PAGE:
Balfour followed up the session with a round of running drills, and he said his knee responded to both very well. In fact, "my knee's just kind of a thing of the past now," he said.
"Obviously I have to take care of it," Balfour continued, "but I really haven't been thinking about it. I'm just out there worried about hitting my spots with my fastball and throwing that breaking ball for a strike."
Balfour made use of all of his pitches on Friday, never once inducing a hard-hit ball. That didn't mean he was happy with all of them, though, as his mound manners suggested. More than once the fiery right-hander shared an expletive when a pitch strayed from his target, just as he would during the regular season.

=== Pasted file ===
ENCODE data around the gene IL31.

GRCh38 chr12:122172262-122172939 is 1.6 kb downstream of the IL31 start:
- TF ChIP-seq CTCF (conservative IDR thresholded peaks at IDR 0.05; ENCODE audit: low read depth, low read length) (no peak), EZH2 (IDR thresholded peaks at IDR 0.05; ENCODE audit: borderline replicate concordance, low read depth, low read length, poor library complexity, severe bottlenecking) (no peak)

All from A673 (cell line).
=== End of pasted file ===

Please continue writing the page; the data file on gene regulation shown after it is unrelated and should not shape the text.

"I treat it like any game and try to get myself fired up," he said. "I'm sure they're not taking at-bats like they would in a game, but for the most part the ball's coming out of my hand good, and I felt like I was getting late swings on my fastball. I even threw it by a couple guys. I like that when they take a pitch that I spot up, I know that I made a good pitch."
Hiroyuki Nakajima was among those who faced Balfour, who he had never seen pitch before. The shortstop said Balfour is "very much intimidating" and he's glad "he's on our side."
"After seeing him pitch, I'm now skeptical he even had surgery," Nakajima joked.
Balfour will have two weeks of preseason action to prepare for the regular season, just as he drew it up following his procedure.
"That's plenty of time," he said.
Jane Lee is a reporter for MLB.com. This story was not subject to the approval of Major League Baseball or its clubs.